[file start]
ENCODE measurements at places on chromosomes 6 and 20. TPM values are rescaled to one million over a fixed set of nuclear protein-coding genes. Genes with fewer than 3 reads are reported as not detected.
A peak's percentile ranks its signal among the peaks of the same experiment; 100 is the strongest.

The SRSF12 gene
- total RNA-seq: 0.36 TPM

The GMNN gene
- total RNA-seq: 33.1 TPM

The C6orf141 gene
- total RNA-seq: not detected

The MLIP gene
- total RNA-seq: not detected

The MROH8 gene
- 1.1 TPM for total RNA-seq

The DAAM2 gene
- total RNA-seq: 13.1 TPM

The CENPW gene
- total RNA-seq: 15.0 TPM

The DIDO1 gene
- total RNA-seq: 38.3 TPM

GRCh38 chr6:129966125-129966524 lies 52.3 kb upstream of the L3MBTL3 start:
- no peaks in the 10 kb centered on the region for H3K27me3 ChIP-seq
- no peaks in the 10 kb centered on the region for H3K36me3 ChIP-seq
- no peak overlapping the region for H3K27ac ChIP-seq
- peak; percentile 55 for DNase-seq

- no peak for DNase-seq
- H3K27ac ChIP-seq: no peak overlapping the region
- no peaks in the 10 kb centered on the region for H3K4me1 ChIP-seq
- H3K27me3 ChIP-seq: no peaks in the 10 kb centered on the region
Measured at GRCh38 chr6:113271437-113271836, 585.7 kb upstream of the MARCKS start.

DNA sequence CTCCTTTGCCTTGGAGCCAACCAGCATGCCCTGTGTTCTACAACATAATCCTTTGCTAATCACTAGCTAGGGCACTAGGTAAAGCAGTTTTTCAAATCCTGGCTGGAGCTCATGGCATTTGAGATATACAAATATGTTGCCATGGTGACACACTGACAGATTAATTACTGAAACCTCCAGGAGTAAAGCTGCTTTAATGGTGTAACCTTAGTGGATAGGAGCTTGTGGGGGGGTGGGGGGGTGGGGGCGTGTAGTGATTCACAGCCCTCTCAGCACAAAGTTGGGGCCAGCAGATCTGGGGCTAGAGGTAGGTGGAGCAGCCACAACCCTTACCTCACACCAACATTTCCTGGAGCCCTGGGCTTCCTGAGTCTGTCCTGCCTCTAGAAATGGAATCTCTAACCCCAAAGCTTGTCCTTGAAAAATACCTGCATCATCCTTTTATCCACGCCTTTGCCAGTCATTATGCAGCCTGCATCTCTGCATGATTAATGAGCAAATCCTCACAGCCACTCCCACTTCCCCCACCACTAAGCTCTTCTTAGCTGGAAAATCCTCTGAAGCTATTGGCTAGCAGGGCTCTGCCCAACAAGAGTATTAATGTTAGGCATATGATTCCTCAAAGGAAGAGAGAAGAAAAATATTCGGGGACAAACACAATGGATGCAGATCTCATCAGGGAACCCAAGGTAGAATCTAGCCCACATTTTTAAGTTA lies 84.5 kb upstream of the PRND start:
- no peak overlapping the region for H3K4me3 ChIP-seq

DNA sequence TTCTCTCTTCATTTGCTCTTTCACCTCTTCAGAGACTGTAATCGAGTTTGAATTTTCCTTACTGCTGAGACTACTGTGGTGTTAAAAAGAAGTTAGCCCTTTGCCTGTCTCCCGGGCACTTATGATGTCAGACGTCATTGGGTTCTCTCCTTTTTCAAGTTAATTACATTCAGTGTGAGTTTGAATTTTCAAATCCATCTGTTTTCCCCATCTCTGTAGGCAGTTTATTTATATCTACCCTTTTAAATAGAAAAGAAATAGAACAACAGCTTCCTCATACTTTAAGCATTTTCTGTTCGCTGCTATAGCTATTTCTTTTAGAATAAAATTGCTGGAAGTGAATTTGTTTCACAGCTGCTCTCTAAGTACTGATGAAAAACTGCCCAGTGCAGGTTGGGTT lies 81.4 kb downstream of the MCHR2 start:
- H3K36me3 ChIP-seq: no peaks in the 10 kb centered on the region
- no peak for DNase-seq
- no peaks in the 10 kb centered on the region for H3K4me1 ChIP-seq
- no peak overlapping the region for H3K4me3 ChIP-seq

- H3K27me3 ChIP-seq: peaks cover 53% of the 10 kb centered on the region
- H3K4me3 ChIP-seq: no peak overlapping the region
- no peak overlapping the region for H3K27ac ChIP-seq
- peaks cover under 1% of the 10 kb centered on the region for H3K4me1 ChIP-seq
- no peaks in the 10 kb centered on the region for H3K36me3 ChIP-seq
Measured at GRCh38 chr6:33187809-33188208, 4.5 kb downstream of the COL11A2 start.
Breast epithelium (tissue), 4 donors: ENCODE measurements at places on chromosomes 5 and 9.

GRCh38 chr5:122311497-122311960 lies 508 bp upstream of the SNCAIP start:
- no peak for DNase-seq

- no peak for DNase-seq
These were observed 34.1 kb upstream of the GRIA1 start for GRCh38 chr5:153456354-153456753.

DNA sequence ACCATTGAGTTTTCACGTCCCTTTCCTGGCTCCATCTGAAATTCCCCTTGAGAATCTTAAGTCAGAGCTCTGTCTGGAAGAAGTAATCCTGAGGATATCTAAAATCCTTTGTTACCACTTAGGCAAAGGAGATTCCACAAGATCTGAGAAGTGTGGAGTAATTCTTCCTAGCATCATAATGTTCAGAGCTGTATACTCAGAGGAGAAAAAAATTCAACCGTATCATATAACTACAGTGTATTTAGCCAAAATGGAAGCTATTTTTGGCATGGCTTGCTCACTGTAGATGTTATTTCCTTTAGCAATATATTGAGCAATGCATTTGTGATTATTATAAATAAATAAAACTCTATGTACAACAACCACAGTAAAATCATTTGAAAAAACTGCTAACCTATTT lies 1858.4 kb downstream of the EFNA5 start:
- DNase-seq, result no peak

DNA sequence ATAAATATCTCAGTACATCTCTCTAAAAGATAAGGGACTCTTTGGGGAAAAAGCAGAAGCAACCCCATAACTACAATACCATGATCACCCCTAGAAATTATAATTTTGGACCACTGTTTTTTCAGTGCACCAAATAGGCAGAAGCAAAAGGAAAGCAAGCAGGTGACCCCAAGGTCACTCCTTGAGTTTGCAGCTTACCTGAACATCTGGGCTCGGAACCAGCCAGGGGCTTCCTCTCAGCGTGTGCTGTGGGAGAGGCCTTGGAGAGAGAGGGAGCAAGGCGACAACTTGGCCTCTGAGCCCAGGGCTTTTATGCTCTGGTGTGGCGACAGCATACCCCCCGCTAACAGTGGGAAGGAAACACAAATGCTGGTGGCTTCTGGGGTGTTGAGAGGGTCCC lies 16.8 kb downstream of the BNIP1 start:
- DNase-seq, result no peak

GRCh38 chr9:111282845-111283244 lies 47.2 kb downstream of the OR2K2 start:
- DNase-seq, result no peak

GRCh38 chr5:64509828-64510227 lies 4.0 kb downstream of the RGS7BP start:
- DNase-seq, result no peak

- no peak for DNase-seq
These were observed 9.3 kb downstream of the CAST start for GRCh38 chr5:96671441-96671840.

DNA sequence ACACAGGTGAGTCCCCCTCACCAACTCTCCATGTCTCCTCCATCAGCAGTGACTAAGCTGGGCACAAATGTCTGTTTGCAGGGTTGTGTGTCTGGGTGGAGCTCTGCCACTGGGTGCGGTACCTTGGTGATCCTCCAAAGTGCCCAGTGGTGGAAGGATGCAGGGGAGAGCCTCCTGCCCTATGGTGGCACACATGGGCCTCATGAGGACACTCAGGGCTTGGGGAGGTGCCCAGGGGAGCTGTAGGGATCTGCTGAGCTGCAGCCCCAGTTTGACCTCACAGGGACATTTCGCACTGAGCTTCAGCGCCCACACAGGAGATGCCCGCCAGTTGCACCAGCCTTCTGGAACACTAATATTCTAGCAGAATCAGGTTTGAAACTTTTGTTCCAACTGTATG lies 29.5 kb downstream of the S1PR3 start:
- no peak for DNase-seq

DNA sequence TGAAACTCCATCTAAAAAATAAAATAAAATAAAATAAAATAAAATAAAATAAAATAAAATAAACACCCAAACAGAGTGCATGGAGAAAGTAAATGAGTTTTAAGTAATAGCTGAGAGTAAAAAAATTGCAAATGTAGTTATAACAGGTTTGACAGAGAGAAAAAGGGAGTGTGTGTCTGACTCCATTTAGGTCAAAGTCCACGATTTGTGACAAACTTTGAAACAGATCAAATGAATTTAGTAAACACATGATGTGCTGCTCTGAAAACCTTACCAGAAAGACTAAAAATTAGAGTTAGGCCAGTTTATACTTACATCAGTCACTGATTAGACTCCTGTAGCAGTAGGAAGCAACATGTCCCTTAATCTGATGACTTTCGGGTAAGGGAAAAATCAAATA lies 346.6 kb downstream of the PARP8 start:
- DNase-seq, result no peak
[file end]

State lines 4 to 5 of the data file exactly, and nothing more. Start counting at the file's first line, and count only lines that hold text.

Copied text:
- total RNA-seq: 0.36 TPM

The GMNN gene